Thursday, October 17

Easiest Upholstered Headboard (and the easy way to mount headboard on the wall!)

We're finally giving our master bedroom a little during our Budget Refresh Challenge! (Get all the details here - there's still time to tackle your own space!) 

So today I'm going to show you how we made the easiest upholstered headboard ever!

We have barely touched this space since we moved in. I mean, we've addressed a few functional issues over the years. Two years ago when we upgraded to a king size mattress I had to build a frame for it (check out my posts on why we chose a floor bed and how we built it). Then I built a pair of crate night stands to match our new bed height and added a pair of thrifted sconces so we weren't living in darkness. But after all that it still felt like a bare-bones room!

Then last year (when I was nesting with M4) I finally built this upholstered headboard so I'd have a cozy place to sit back and snuggle a little squishy baby... but before we got it on the wall, M4 showed up a week early! And that headboard? It leaned against the wall for almost a year. Gloating. The whole time.

But now it's finally up, and I'm so ready to get some more cozy touches in this room before winter.

So today I'm going to show you how to build the absolute easiest upholstered headboard ever. I built my first upholstered headboard years ago (it was the second thing I ever built) but this one is even easier!

Here's all you need:
  • foam the size you want for your headboard  - I used a "cot pad" from Hobby lobby that was 2" x 27" x 76" (it's only $24 with their 40% off coupon!) that fit our king size bed perfectly.
  • plywood the same size as your foam - I used a piece 76x27"
  • fabric - I used faux leather I bought second hand that actually used to be a pool table cover. I feel like I might have reached an embarrassing level of thriftiness.
  • batting - *optional, I didn't use it but you'll probably need it if you use a thinner fabric 
  • heavy duty stapler
The headboard is super easy it is to put together:

1. Cut your pieces.
I found a perfect piece of foam that was 2 x 27 x 76 and just cut my plywood down to that size. Keeping it easy over here, folks. You can cut it narrower for a smaller bed, or keep it long for a sweet, extra-long headboard.

2. Stack your pieces.
Lay the fabric (mine was faux leather) face-down on the floor. Then lay the foam on the fabric. Then lay the wood on the foam. If you're using a thinner fabric you'll probably want to add a layer of batting between the fabric and foam, but this was pretty thick so I forged ahead without it.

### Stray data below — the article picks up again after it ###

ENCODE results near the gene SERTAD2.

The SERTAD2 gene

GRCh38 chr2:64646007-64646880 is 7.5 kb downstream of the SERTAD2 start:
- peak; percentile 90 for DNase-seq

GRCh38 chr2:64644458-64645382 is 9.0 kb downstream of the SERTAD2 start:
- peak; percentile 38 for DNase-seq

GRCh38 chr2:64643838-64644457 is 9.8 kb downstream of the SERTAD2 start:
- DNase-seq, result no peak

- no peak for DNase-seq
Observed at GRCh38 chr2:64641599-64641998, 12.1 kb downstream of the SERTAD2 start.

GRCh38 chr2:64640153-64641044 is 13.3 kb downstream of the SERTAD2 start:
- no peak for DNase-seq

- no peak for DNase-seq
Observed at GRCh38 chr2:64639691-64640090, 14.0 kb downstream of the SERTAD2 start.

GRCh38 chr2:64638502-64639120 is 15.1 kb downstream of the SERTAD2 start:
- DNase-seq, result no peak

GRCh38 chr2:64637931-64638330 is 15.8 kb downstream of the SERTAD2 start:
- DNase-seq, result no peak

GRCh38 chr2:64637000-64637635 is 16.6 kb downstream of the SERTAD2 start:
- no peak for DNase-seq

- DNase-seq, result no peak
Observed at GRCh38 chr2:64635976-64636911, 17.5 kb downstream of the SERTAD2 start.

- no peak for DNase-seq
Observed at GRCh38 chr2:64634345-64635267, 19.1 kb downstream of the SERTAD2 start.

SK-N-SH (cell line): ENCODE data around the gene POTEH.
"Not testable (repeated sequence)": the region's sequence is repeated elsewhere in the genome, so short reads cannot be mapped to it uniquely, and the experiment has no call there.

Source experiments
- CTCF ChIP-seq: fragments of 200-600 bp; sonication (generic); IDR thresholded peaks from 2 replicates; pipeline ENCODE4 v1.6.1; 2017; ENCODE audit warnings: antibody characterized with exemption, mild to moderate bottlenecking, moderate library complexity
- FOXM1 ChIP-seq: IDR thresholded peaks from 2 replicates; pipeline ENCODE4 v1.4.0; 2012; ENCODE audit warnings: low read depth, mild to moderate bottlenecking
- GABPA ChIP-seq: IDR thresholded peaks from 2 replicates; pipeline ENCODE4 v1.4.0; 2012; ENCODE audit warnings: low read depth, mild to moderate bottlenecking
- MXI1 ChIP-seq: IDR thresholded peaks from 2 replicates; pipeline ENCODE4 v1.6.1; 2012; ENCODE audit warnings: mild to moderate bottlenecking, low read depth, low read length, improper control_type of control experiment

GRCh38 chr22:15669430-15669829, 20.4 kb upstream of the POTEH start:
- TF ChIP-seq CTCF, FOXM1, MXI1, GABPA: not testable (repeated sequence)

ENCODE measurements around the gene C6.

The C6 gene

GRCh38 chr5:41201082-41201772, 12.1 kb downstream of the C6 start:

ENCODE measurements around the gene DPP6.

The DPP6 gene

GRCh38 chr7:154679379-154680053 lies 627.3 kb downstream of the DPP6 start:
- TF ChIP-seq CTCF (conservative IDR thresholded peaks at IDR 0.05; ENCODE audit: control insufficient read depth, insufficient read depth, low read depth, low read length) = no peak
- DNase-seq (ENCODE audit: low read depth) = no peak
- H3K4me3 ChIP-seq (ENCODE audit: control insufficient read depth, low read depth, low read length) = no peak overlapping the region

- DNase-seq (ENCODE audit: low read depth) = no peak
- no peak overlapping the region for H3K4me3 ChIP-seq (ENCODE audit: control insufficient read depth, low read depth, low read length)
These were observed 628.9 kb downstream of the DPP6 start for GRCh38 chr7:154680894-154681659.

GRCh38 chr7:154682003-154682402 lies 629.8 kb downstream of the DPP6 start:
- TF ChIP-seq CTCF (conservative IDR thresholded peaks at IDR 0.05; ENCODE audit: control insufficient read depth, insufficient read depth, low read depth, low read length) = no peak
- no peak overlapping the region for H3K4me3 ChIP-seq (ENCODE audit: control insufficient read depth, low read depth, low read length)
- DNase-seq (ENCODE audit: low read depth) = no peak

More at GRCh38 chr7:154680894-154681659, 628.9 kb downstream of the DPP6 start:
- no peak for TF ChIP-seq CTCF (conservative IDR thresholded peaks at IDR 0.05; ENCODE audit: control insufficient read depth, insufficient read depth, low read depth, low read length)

3. Staple it.
Wrap the fabric (and batting, if you used it) up onto the wood and staple along the edges. I did the top edge first, then the bottom edge, then the ends. You want to pull the fabric taught as you staple it, but not too tight or it will leave pucker marks along the edges. 

My first headboard was tufted, but this time I kept it sleek and super simple. Mostly because I was very pregnant at the time and just wanted it DONE. My only criteria by that point was a comfy place to lean back and chill with a newborn. Mission accomplished. Except, of course, we didn't actually get it up before he was born. So close, and yet so far.

The seam was already sewn into the fabric, so I just lined it up near the top to make it look intentional.

4. Mount it.
To mount the headboard, I used a scrap piece of  3/4" plywood to make a simple DIY cleat. I cut a strip about 6" tall and a few inches narrower than the headboard. I ran it through the table saw set at a 45 degree angle. Like so:

The bottom side of the cleat is attached to the wall with the angled side pointing up and higher side of the angle away from the wall - make sure it's level!

The top side of the cleat is attached to the back of the headboard near the top (careful to use screws short enough they won't poke all the way through!) with the angled side pointing down (the higher side of the angle is away from the headboard, toward the wall). Make sure this cleat is level as well!

Then you just pop the headboard onto the cleat. The angled lip will slip right together and keep it in place. I also added a scrap plywood strip along the bottom to keep the headboard from rocking when we lean against it. You can use this simple cleat method for any headboard with a wood backing!

Easiest headboard ever = done.

And that's where we're at! I'm working on a shelf for above the headboard and I'm toying with a few ideas for artwork and bedding. We'll see how far this $50 budget can stretch.

Don't forget next week and see the final reveal. You can join the fun and refresh your own space! I can't wait to see what you come up with!

Total Headboard Cost:
  • $24 - foam
  • $25 - plywood (we still had almost half a sheet leftover afterwards)
  • $5 - fabric
  • $54 - TOTAL
It's a pretty great price for a king size headboard! But I'll be honest, when it comes to my $50 refresh budget... we already had this. So it totes doesn't count.

Let me know if you DIY your own headboard!

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